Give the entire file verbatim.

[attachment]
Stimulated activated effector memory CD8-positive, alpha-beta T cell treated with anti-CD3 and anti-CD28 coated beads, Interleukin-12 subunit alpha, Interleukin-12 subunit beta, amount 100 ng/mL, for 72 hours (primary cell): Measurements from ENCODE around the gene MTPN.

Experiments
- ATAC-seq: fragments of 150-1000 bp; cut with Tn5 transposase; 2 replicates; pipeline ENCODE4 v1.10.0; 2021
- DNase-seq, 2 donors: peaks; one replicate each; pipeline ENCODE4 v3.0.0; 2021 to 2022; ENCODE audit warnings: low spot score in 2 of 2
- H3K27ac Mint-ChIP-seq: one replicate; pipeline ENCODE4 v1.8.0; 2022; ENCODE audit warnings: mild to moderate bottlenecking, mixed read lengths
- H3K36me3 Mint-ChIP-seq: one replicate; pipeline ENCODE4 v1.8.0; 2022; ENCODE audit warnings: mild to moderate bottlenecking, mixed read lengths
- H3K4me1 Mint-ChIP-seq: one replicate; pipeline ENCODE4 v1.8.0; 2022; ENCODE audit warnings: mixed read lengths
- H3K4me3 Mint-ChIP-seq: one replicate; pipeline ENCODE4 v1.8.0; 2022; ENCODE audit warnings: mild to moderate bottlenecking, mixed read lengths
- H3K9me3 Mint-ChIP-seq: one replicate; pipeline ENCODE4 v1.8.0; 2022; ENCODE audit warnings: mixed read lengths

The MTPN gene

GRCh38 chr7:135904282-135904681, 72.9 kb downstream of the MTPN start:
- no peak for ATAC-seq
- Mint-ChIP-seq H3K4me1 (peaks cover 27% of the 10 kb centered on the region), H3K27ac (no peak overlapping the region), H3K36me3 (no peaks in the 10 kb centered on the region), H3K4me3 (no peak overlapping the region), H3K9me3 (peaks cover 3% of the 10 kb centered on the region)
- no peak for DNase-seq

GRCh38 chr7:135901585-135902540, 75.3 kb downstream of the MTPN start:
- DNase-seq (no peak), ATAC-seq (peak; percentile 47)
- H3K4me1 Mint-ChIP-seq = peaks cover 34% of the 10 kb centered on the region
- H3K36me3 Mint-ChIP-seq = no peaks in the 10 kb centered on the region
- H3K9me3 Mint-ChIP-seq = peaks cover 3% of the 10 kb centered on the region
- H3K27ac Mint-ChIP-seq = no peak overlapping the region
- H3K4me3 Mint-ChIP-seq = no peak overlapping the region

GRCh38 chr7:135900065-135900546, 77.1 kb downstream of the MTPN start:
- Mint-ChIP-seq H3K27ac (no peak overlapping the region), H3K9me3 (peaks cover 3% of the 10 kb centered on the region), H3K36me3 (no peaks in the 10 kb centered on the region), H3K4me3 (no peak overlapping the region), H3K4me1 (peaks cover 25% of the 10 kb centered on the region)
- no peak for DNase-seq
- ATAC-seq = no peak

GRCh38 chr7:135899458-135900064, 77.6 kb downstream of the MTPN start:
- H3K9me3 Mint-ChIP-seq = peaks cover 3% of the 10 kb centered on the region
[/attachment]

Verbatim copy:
Stimulated activated effector memory CD8-positive, alpha-beta T cell treated with anti-CD3 and anti-CD28 coated beads, Interleukin-12 subunit alpha, Interleukin-12 subunit beta, amount 100 ng/mL, for 72 hours (primary cell): Measurements from ENCODE around the gene MTPN.

Experiments
- ATAC-seq: fragments of 150-1000 bp; cut with Tn5 transposase; 2 replicates; pipeline ENCODE4 v1.10.0; 2021
- DNase-seq, 2 donors: peaks; one replicate each; pipeline ENCODE4 v3.0.0; 2021 to 2022; ENCODE audit warnings: low spot score in 2 of 2
- H3K27ac Mint-ChIP-seq: one replicate; pipeline ENCODE4 v1.8.0; 2022; ENCODE audit warnings: mild to moderate bottlenecking, mixed read lengths
- H3K36me3 Mint-ChIP-seq: one replicate; pipeline ENCODE4 v1.8.0; 2022; ENCODE audit warnings: mild to moderate bottlenecking, mixed read lengths
- H3K4me1 Mint-ChIP-seq: one replicate; pipeline ENCODE4 v1.8.0; 2022; ENCODE audit warnings: mixed read lengths
- H3K4me3 Mint-ChIP-seq: one replicate; pipeline ENCODE4 v1.8.0; 2022; ENCODE audit warnings: mild to moderate bottlenecking, mixed read lengths
- H3K9me3 Mint-ChIP-seq: one replicate; pipeline ENCODE4 v1.8.0; 2022; ENCODE audit warnings: mixed read lengths

The MTPN gene

GRCh38 chr7:135904282-135904681, 72.9 kb downstream of the MTPN start:
- no peak for ATAC-seq
- Mint-ChIP-seq H3K4me1 (peaks cover 27% of the 10 kb centered on the region), H3K27ac (no peak overlapping the region), H3K36me3 (no peaks in the 10 kb centered on the region), H3K4me3 (no peak overlapping the region), H3K9me3 (peaks cover 3% of the 10 kb centered on the region)
- no peak for DNase-seq

GRCh38 chr7:135901585-135902540, 75.3 kb downstream of the MTPN start:
- DNase-seq (no peak), ATAC-seq (peak; percentile 47)
- H3K4me1 Mint-ChIP-seq = peaks cover 34% of the 10 kb centered on the region
- H3K36me3 Mint-ChIP-seq = no peaks in the 10 kb centered on the region
- H3K9me3 Mint-ChIP-seq = peaks cover 3% of the 10 kb centered on the region
- H3K27ac Mint-ChIP-seq = no peak overlapping the region
- H3K4me3 Mint-ChIP-seq = no peak overlapping the region

GRCh38 chr7:135900065-135900546, 77.1 kb downstream of the MTPN start:
- Mint-ChIP-seq H3K27ac (no peak overlapping the region), H3K9me3 (peaks cover 3% of the 10 kb centered on the region), H3K36me3 (no peaks in the 10 kb centered on the region), H3K4me3 (no peak overlapping the region), H3K4me1 (peaks cover 25% of the 10 kb centered on the region)
- no peak for DNase-seq
- ATAC-seq = no peak

GRCh38 chr7:135899458-135900064, 77.6 kb downstream of the MTPN start:
- H3K9me3 Mint-ChIP-seq = peaks cover 3% of the 10 kb centered on the region